Open Theatre is based in Coventry and works right across the West Midlands region as well as nationally and internationally. It has been developing work with young people with learning disabilities through non-verbal physical theatre for over 30 years. Partnership Manager for the Midlands, Ruth Richardson, spoke to company director Richard Hayhow, to find out more about their work and how they employ young creatives.
Tell me about yourself and your work.
I’m Richard Hayhow, Director of Open Theatre. I’m also a Professor in Krasnoyarsk University in Siberia, where I am affectionately known as Professor Hee Hee. It’s important to me to dream about the best possibilities for the people we work with and then make great work that showcases them and challenges audiences’ ideas of what is possible.
Our work ranges from creative workshops in special schools to training in professional skills through 'real world' productions.
Our work is very wide-ranging. One of the five programmes we run is The Talent Lab which supports emerging artists with learning disabilities. The Talent Lab aims to work with young people from the age of five to 25. Our work ranges from creative workshops in special schools to training in professional skills through 'real world' productions.
Our work is delivered in schools, communities, with families and support workers and directly with young people themselves. Much of our work is developed with the support of Creative Enablers - practitioners trained to assist with and broker the development and/or expression of creative ideas.
What workplace training and employment opportunities do you provide for young people?
Our organisation is completely about training. We support young people in skills development artistically, socially and in developing an independent career. We use what we call ‘Real World Projects’, such as recent tour of Hansel & Gretel, where young people learn on the job alongside fellow professionals. Hansel and Gretel forms part of our family shows series, known as Twisted Tales.
The production employed five early career professional performers with learning disabilities (alongside two emerging performers without disabilities), plus a trainee creative enabler and technician, both on the Autistic spectrum.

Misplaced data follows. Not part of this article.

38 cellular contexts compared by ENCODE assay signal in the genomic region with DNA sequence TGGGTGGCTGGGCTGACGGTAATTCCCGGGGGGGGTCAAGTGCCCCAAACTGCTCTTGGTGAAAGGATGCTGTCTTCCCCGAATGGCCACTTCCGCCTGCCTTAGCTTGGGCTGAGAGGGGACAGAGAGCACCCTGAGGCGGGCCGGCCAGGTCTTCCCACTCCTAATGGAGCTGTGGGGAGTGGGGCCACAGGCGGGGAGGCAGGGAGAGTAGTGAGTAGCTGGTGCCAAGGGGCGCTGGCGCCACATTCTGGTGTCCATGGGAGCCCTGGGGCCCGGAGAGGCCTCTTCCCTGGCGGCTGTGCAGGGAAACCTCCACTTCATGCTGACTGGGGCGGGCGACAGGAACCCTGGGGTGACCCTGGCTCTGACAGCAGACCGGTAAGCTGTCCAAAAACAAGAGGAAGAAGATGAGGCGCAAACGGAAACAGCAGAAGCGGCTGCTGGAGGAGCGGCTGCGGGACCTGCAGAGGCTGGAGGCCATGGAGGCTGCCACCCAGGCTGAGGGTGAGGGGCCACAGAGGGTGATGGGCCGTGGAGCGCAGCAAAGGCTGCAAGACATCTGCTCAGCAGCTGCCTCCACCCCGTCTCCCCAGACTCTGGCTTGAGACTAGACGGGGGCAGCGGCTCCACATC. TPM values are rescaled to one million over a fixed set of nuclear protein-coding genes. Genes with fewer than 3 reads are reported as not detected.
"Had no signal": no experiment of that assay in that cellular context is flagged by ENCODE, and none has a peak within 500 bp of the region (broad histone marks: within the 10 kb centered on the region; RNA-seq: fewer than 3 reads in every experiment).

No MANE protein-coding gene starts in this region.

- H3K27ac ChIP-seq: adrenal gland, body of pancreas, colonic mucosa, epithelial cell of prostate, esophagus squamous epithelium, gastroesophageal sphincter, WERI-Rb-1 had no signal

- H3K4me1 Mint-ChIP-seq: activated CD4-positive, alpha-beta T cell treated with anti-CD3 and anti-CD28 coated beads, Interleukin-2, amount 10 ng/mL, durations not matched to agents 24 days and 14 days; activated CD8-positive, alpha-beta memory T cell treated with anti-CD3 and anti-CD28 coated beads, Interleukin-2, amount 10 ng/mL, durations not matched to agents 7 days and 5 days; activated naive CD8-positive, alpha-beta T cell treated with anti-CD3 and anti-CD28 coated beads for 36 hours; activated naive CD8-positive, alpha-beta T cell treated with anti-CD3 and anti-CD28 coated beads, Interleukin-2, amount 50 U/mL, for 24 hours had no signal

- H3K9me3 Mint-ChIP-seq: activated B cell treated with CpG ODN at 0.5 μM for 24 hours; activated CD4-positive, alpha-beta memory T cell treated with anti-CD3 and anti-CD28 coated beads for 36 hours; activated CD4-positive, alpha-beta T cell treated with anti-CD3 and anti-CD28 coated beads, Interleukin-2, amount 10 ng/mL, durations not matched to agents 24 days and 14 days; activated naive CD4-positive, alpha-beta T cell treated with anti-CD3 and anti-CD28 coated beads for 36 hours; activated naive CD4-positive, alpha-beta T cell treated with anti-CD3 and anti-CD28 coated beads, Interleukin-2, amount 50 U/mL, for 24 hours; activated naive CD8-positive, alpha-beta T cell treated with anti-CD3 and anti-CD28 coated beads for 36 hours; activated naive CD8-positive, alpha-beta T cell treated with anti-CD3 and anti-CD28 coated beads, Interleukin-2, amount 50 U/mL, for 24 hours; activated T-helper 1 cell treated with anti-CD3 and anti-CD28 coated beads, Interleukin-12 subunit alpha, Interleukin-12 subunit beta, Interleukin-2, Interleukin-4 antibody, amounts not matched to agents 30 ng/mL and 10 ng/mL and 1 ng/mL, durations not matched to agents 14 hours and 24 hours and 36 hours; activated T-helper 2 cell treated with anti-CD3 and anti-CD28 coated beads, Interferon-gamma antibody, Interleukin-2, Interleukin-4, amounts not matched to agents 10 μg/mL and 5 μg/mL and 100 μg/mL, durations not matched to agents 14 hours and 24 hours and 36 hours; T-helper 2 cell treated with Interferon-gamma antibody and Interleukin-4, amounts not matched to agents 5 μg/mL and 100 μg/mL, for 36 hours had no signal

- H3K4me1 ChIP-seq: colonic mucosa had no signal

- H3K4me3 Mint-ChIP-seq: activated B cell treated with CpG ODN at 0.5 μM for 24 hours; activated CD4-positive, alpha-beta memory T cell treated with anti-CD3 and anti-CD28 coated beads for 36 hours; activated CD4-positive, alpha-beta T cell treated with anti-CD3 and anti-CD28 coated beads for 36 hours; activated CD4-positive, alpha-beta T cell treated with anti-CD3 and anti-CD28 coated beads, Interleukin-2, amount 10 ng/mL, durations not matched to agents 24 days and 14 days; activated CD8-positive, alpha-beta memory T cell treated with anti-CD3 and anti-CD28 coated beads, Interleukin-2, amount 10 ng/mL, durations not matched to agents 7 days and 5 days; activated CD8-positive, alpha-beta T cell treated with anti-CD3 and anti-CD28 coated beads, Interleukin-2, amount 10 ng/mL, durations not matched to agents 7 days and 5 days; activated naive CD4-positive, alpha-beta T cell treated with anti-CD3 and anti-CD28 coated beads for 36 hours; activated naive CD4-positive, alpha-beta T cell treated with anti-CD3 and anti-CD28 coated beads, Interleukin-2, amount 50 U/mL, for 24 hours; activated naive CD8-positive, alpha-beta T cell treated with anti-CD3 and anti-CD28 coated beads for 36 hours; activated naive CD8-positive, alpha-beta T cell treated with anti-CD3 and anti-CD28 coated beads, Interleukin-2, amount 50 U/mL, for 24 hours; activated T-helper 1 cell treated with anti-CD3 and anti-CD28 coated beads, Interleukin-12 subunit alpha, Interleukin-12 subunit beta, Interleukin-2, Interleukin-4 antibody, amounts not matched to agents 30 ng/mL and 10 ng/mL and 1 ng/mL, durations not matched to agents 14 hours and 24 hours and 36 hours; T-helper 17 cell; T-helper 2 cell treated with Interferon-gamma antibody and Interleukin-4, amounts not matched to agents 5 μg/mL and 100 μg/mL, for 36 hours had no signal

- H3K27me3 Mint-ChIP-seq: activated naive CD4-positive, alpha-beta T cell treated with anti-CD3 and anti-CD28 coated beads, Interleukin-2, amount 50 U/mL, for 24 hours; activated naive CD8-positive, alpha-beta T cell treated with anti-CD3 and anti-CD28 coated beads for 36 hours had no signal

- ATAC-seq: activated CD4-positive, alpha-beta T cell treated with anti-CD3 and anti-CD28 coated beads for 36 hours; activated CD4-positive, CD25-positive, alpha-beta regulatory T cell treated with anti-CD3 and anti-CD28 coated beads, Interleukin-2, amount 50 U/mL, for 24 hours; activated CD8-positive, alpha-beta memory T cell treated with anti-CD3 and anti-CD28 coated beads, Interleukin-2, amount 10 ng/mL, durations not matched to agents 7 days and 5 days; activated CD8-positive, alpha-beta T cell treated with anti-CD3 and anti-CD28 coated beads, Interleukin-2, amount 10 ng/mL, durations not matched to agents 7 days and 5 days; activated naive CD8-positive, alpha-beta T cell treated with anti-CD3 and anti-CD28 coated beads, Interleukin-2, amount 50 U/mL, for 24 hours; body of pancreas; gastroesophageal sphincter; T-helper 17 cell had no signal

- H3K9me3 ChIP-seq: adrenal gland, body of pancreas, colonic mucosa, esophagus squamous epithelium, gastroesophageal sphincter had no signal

The company took part in three exploratory workshops or devising days, rehearsed three days per week for six weeks. We delivered workshops in nine mainstream schools on the remaining two days of those weeks. The unique skills and experiences of the company continued to shape the show throughout the rehearsal period.
We support young people in skills development artistically, socially and in developing an independent career.
We collaborated with Director Esther Simpson & Visuals Designer Paul Long from Metro Boulot Dodo, Set & Costume Designer Kate Unwin, the Open Theatre creative enabling team and technical staff from the Hippodrome.
The production premiered in the Patrick Studio at Birmingham Hippodrome, then toured the West Midlands, performing to over 2,400 family & school audiences. This included two relaxed performances. Over 700 children took part in workshops alongside the performance.
What are the main benefits of providing training opportunities?
It allows us to learn how to support the needs of emerging artists with learning disabilities in a tailor-made way. We build career trajectories with them, both short term and long term, and learn how to do it better every time.
Together we demonstrate what is possible and can be achieved. Then we can share learning with other organisations, including our partners at Metro-Boulot-Dodo and Birmingham Hippodrome. They share our passion for ensuring all people have the opportunity to fulfil their potential.
What are the benefits to your young employees and to society?
We offer real-world experience and paid employment. We offer the chance to mix with fellow professionals with and without disabilities; helping young people to gain recognition as inventive, creative, skilled people.
Our work enables young people to showcase their abilities to the wider art sector and a wide range of audiences. Ultimately this work develops young people’s confidence and belief that they can follow their dreams and achieve their ambitions.
This work also changes attitudes of audiences as to what can be achieved by performers and young people with learning disabilities.
This work also changes attitudes of audiences as to what can be achieved by performers and young people with learning disabilities. It provides recognition of the quality of the work created and therefore a broadening of cultural experiences audiences can engage with. It ensures a newly visible, richer, skilled workforce.
Where do you see the opportunities and areas for growth within youth employment in the future?
Through partnerships like this we can showcase what is possible. One of Open Theatre’s core aims is to enable other organisations to work effectively with young people with learning disabilities and create similar opportunities. Growth will come from others experiencing this work and creating opportunities in their locality.
Finally, if you could give careers advice to your younger self, would that advice be?
If I look back, even if it didn’t make sense at the time, there is nothing I would change. I would say follow your instincts, hold true to what you believe and stick with it.